She calls again, “Alex, lunch is ready,” her voice, though louder, retains all of its meekness.
“Coming,” I whisper, hearing a deep sigh that can only be mine.
I turn round to see her disappearing into darkness. I consider trimming daffodils from the fringe of the lake, but decide against it, leaving them there, just as nature intended, just as she would prefer.
The table is set for celebration. Strains of piano music, Debussy, I think – but music is more her field than mine – tempers any need to speak. As we sit, I tell her that I still love her. She smiles, not yet ready to believe me.
The Good Guys
-Gingiva, followed by Buchnera? Am I seeing things? They’ve been gone so long I thought they’d never come back. But I must gather my energy and rally the others. We might still have a chance now. Not only have we been decimated by famine, but ruthless toxic invaders, the kind that give us all a bad name, have appeared in bands, on a colonising campaign. We might finally be able to push them back soon if, according to the signs, supplies are on the way.
-Everyone, wake up! Follow the saliva! Achromo and Clostido, resurrect as many of your families as you can, and rouse them to replicate as normal. We’re back in the ring! Look, there’s another drop, and the gland responding with acid, restoring us to our element. Surely something more substantial is to follow? Smithii and Sarcina, are you still with us? If you can use the last bit of strength left in you, resources are coming and you’ll be cloning again in no time.
-Hurrah! Drag yourselves over here! It’s ice-cream, I think. Or yoghurt. We won’t look a gift-horse in the mouth. Feel that? They’re moving her. They must have restarted her brain. Lucky shave! The intruders are devouring her flesh with gusto. They’d have had their fill at our expense too, only she’s recovered from her coma.
-Come on everyone! Yersinia and Peptoco, how lovely to see you both again! I thought you were both goners too, but you made it. And wasn’t it worth your while? Here comes something more substantial. Is it mashed chicken? Delicious! We’ll soon be revived, fit to oust the foreign flora that have no mercy for us or her. They carry cancer, disease, and death, but we’re the good guys, cooperating with her body. Eat, friends, and thrive!
Til the Cows Come Home
It’s always been quiet out here on the prairie, but there were a few folk around from time ta time. Always counted on havin’ at least one visitor a week stoppin’ by for my Mamie’s sweet lemonade and blueberry pie after church, but since they dropped that nuke three weeks ago, nuthin’. It’s silent as a tomb.
I ain’t had the courage ta go wanderin’ about ta see if I got neighbors anymore. After my Mamie took sick with the radiation poisonin’ and I had ta bury her under the blue grama, I ain’t had much desire ta do nuthin’. Fifty-three years together, gone, just like that. Even my cattle up and left me. Gawd knows if they survived. All I know is I did and I ain’t got no clue why, just, I’m here is all.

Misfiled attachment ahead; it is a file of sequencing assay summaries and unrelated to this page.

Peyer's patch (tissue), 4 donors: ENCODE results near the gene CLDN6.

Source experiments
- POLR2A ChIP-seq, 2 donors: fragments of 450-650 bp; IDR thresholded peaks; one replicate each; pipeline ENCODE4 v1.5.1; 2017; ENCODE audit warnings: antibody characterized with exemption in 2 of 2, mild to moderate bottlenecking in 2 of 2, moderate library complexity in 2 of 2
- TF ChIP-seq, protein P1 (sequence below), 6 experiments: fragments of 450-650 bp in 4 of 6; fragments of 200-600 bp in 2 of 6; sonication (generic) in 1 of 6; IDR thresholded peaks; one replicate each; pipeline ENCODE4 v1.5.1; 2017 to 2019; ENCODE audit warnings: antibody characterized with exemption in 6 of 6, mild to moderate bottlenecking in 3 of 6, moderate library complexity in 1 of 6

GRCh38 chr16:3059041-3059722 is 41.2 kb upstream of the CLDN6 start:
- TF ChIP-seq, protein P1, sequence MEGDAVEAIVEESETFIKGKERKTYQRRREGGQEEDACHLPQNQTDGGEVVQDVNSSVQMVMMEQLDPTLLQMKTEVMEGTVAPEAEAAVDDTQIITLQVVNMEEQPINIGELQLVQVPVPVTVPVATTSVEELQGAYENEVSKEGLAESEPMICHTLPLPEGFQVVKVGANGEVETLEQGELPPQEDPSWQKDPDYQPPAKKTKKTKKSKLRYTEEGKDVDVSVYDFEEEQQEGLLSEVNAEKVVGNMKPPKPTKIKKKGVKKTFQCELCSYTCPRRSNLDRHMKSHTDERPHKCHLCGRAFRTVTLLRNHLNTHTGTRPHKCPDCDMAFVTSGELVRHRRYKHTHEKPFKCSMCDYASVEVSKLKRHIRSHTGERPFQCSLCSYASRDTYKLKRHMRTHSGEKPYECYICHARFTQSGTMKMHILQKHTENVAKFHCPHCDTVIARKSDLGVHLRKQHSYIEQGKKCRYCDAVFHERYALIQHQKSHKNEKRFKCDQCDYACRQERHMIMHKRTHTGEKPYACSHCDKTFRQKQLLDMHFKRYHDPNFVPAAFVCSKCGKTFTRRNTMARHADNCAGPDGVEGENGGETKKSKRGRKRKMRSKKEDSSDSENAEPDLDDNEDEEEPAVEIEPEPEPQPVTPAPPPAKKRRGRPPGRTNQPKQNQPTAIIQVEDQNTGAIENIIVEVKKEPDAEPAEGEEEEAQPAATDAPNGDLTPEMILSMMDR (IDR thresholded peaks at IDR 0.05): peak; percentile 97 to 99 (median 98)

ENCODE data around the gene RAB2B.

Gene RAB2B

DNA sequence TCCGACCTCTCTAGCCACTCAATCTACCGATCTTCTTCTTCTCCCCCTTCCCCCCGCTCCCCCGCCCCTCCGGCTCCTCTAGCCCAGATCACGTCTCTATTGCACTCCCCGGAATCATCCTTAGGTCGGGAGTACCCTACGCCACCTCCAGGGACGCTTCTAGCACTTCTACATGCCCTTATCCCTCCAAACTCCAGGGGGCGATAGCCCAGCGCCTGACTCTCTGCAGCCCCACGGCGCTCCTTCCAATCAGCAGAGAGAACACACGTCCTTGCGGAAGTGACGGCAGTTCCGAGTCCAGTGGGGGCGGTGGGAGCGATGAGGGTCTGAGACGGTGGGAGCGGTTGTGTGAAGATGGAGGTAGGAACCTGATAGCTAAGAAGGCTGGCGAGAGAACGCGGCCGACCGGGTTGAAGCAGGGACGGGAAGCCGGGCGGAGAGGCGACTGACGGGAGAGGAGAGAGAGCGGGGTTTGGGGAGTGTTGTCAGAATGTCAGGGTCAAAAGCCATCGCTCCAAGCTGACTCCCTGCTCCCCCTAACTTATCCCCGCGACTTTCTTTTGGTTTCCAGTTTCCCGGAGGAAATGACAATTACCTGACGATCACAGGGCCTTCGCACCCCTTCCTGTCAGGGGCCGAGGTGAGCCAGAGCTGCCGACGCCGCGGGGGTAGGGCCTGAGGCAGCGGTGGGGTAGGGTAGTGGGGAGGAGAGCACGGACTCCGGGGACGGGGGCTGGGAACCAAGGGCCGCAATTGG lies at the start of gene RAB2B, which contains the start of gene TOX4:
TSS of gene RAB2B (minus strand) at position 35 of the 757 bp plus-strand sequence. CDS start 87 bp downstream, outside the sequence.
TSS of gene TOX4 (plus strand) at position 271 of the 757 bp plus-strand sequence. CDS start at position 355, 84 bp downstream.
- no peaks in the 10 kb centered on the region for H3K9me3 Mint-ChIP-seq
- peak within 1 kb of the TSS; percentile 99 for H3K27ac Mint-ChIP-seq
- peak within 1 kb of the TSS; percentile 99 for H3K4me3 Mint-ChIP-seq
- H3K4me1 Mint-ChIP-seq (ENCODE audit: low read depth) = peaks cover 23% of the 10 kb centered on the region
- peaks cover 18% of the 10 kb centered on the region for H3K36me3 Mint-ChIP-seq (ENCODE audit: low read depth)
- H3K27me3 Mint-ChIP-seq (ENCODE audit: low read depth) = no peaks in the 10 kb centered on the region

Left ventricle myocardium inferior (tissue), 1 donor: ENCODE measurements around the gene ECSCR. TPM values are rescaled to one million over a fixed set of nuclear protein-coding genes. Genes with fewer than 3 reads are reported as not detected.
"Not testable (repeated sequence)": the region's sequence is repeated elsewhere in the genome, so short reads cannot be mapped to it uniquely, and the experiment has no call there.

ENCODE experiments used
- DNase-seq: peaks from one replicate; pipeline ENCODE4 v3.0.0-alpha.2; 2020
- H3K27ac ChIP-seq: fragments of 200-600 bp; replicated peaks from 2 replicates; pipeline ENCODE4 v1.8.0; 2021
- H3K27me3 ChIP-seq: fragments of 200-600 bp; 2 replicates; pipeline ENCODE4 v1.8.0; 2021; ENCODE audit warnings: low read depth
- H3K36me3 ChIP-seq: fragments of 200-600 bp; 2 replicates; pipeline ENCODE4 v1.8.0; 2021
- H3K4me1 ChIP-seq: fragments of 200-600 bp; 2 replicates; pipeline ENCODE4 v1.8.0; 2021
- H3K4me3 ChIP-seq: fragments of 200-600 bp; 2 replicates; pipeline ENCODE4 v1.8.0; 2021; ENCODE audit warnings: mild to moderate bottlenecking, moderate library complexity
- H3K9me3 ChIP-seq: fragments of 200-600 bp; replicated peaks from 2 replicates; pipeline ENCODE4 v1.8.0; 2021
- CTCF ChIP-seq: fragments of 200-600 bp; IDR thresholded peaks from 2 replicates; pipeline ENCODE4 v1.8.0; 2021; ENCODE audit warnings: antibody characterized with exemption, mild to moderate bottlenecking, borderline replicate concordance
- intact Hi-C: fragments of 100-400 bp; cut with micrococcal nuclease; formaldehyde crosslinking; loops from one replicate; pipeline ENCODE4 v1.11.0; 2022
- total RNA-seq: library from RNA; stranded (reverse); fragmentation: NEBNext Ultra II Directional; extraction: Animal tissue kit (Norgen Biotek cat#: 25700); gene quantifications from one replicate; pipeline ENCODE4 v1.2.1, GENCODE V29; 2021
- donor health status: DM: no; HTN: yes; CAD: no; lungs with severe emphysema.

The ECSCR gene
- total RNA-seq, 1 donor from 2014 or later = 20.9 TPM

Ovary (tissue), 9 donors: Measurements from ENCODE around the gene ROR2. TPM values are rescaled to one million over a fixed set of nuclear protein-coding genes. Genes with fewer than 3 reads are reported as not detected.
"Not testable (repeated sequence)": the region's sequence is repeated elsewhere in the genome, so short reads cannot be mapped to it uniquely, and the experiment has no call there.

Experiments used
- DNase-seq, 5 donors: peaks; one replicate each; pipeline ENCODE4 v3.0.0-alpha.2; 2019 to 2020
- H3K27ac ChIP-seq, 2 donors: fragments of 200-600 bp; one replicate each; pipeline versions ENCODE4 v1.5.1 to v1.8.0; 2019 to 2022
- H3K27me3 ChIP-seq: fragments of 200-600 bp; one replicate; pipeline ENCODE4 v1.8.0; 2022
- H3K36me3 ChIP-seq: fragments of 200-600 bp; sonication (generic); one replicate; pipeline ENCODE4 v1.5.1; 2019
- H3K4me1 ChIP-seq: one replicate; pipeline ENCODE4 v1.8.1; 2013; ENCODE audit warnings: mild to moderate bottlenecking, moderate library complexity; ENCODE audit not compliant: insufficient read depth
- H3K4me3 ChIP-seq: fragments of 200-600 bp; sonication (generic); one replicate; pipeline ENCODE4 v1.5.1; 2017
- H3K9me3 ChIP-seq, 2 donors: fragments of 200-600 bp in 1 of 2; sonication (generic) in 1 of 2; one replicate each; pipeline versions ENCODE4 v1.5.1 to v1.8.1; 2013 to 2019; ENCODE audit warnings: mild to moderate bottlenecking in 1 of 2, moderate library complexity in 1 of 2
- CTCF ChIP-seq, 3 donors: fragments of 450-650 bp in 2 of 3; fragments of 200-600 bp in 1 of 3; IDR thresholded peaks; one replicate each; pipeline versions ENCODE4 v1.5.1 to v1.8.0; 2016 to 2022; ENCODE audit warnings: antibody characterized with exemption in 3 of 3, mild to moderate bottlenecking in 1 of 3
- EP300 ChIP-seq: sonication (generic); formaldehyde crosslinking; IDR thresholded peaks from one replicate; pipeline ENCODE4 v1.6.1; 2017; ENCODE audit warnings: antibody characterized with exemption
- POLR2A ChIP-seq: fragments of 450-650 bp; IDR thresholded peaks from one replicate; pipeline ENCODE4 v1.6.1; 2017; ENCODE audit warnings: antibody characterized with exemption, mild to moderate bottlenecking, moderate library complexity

I ain’t got much ta do with my cattle gone, and gawd knows I’m afraid to tend my garden. ʼfraid of stirring up radiation dust, but I’m thinkin’ I’m gonna have ta if I wanna keep eatin’, but who knows if that food growin’ is safe ta eat? I been drinkin’ the water, so that’s prolly just as bad, but maybe it don’t matter none; maybe I don’t wanna keep goin’. What’s there ta live for?
It’s too damned quiet listening to the grasses rustlin’; it’s eerie, so I been takin’ my rusty trombone outside with me. I sit and play most of the day since there ain’t no telly or radio no more. I don’t play well, but it’s sumthin’ ta do, and I’m gonna play til the cows come home, or I fall over dead. Either way, it makes no mind ta me, it’s just a matter of time I spose. Though, it’d be nice ta have company while I wait.
The cantilever muscles of Rok’s neck are clenched in concentration.
He hits the length of copper piping with a hammer. His aim is precise, and I trust him. I have to. If he doesn’t get it right, we’ll be blown into the middle of next September by the force of the explosion. Bam. Bam. Bam. He curls the end of the pipe bomb over and flattens it. Then he asks if I have money for fireworks.
– We need more gunpowder.
– I haven’t got much. But I’ll get some. I’ll get whatever I can.
I am breathless when I get back from Patel’s, two packets of bangers in my pocket. I wish I’d had enough for cigs, but Rok doesn’t smoke, so that’s that.
Now we’re blowing onto our gloves because it’s so much colder up in the hills. Rok plays with little curls of fire like he’s a snake charmer. Then he runs to join me.
The bang echoes into the folds of the valley. In its dying reverberation, there is another thunderous boom, almost subsonic, but I can feel it in my belly. There’s only a little light from the summit road and half a moon, but I see them coming at the same time as he does.
Rok screams and I run towards the trees as fast as I have ever run in my life and at the same time there’s a tune going through my head round and round again and again and again and if only the dark shapes that are animals could hear it too.
At Rok’s funeral I say nothing. But the tune goes round and round in my head. It never stops.